* Subscribers were already informed of this development…
Senate President John Cullerton will support a bill to halt legislative pay raises during the Senate session next week, despite calling the measure “blatantly unconstitutional.” […]
House Speaker Michael Madigan on Tuesday pushed through a bill to block the cost-of-living increases, calling it another effort to meet Rauner “half way” as the budget impasse drags on.
On Wednesday, Cullerton told the Sun-Times Editorial Board that he’ll call the bill next week.
“We’re going to call that next week, and I’m going to support it,” Cullerton said, adding that “it’s blatantly unconstitutional,” but “nobody’s gonna sue.”
If it gets to the floor, it passes.
* Mark Brown writes about the Cullerton statements…
Pardon me if I don’t salute this as a great victory for democracy.
The legislative pay hike, as Madigan observed last week, is a “diversion” from the serious business in which Rauner and the General Assembly need to be engaged of passing a balanced budget.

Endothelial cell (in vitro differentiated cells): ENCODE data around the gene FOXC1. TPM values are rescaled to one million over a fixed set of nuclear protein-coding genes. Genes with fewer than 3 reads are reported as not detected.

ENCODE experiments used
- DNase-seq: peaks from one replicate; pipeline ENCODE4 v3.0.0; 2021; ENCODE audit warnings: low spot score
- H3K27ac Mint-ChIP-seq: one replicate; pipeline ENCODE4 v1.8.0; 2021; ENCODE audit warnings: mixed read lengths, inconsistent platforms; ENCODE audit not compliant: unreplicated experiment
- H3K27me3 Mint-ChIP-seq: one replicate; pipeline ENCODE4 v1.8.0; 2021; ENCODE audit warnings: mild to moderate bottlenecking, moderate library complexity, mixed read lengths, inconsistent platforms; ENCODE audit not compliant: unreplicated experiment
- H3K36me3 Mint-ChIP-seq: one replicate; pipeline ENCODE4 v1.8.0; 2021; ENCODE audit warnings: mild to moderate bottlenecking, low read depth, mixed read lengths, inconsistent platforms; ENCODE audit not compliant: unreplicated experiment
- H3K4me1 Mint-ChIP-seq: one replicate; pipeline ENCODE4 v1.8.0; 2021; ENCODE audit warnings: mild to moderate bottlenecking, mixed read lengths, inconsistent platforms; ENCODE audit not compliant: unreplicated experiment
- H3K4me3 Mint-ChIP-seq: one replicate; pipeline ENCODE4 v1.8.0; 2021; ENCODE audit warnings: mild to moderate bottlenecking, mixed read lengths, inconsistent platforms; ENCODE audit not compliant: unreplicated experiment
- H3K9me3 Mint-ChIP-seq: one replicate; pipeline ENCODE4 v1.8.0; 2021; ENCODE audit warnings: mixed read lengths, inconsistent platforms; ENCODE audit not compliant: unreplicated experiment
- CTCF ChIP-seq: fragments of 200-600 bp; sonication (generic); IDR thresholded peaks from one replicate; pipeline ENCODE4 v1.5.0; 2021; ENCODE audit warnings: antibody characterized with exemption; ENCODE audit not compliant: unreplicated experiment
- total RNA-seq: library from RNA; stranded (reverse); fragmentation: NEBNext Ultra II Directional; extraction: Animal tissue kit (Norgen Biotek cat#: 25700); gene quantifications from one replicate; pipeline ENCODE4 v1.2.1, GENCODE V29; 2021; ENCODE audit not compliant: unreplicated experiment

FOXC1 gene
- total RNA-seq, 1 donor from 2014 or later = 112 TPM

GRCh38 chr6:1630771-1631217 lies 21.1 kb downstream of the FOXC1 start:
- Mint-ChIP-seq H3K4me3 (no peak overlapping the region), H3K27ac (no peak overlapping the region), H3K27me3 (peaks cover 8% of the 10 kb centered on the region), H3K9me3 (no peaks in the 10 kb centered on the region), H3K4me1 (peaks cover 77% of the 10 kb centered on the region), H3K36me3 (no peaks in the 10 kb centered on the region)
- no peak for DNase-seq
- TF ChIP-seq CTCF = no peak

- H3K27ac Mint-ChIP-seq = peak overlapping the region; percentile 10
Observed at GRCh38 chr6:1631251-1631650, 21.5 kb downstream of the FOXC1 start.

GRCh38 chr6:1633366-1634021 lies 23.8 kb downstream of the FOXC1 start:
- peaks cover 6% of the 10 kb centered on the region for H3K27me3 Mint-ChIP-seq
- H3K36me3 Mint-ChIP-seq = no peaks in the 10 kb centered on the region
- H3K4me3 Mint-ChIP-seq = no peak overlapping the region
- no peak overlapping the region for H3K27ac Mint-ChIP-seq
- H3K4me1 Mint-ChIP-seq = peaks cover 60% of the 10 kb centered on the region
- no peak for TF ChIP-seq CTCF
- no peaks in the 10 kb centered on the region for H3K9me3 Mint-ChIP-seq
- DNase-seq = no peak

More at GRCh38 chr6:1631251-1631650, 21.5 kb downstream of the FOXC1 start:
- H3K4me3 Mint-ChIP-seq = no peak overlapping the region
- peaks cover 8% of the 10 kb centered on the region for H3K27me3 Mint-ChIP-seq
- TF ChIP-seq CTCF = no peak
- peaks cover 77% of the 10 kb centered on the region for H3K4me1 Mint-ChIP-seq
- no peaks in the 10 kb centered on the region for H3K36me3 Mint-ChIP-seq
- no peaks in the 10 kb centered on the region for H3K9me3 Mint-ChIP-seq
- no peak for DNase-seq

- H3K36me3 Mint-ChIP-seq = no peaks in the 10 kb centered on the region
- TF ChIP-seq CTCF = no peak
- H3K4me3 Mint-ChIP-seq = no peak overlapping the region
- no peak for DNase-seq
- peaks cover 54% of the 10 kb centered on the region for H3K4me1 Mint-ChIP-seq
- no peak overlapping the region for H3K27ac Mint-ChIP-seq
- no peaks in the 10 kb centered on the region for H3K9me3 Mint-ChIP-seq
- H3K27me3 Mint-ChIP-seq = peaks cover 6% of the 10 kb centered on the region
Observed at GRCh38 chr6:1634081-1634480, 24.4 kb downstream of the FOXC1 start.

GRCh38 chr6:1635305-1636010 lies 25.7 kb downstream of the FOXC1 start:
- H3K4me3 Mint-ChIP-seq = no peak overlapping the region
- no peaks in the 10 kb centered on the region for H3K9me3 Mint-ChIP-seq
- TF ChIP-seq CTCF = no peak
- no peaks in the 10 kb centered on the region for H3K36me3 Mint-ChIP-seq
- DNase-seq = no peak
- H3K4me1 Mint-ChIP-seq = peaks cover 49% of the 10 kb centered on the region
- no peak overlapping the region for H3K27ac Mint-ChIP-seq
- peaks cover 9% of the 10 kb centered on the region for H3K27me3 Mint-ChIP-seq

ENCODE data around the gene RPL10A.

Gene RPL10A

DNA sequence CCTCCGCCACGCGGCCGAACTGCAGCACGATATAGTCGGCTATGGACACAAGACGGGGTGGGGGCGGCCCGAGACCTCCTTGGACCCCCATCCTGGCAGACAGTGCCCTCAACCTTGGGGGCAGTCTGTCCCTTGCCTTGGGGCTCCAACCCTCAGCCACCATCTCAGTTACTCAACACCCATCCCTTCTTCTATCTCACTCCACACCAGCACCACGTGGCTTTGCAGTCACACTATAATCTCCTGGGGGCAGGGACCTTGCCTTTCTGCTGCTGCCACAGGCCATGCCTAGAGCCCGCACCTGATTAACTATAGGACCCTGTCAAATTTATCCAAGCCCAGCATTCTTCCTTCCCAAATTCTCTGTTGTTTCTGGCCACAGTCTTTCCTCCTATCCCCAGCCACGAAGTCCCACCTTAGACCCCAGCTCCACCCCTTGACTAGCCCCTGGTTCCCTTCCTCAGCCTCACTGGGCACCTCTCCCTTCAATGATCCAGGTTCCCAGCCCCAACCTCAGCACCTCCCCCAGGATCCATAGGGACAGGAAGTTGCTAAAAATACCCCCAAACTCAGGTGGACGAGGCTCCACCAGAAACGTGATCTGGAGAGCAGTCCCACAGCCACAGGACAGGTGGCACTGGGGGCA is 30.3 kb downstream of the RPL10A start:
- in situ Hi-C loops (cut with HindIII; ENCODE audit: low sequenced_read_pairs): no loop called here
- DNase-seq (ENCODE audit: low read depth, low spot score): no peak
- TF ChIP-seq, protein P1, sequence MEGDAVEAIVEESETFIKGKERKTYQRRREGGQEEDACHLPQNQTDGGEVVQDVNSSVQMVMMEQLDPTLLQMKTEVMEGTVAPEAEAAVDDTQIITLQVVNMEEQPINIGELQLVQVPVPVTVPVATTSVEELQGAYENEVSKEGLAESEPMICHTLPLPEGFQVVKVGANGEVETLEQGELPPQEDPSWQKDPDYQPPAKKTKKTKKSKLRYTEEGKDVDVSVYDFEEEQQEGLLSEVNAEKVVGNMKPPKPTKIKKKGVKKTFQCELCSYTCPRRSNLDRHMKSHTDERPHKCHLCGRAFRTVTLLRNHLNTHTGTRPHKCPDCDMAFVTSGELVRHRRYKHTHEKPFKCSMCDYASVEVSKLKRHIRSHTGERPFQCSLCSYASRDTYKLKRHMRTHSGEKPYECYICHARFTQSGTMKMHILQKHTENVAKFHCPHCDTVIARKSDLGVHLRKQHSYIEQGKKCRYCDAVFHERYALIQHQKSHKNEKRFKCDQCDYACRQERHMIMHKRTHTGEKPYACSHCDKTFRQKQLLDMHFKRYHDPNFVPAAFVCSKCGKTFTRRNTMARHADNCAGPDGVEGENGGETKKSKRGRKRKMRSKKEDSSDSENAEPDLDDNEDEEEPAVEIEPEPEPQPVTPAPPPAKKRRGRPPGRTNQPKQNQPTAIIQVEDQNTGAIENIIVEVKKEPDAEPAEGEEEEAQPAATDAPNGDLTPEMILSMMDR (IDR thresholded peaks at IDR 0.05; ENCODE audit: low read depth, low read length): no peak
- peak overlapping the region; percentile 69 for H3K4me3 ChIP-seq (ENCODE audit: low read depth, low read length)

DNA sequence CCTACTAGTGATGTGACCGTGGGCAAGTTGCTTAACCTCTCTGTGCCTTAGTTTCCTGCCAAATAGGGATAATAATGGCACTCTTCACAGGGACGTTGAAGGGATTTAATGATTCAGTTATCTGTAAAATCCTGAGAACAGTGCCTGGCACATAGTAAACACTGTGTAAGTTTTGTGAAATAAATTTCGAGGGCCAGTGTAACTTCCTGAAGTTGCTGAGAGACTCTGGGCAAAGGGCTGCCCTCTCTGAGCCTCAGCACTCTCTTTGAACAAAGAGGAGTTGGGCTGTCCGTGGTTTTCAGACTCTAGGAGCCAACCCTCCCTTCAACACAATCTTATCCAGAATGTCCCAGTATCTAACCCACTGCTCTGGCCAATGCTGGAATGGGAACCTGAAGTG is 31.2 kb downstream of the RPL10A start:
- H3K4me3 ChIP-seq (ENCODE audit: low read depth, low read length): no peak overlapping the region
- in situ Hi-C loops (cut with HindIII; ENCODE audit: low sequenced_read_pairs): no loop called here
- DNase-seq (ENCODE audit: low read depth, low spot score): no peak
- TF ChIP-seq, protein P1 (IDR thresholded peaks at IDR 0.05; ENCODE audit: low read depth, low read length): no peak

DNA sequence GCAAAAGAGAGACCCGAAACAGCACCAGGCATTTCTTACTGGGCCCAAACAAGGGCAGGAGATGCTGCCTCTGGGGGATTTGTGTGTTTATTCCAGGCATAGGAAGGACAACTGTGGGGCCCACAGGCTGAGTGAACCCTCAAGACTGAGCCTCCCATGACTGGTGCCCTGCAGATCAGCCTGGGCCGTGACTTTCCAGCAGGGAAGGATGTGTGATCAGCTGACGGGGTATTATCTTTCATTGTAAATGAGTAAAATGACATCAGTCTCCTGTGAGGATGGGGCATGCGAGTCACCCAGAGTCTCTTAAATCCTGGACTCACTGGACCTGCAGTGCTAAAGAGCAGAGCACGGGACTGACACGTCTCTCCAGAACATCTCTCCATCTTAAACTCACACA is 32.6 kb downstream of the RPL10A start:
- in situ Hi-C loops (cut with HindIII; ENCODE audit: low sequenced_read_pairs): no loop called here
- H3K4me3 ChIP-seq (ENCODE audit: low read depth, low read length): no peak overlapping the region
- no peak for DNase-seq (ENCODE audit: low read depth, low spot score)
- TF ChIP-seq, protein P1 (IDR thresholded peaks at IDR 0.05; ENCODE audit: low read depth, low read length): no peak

Eliminating the pay raise itself amounts to less than $250,000 in savings on a budget with a multibillion-dollar hole, although Democrats claimed they had increased the savings to about $500,000 by also getting rid of planned increases in per diem and mileage reimbursements paid to legislators. […]
Just the same, Democrats should have been smart enough to forgo the pay raises on their own without any prompting from Rauner, not because it was the right thing to do, but because they should have anticipated the governor would exploit it to make it more difficult for them to prevail on the important stuff.
I’m particularly surprised that Madigan, normally a master of such diversions, didn’t act sooner.
I’m surprised, too, but Madigan is not ever known for moving fast until he’s ready.
The bigger surprise is that he didn’t make a huge show out of halting the pay hikes when he knew the GA was headed for overtime.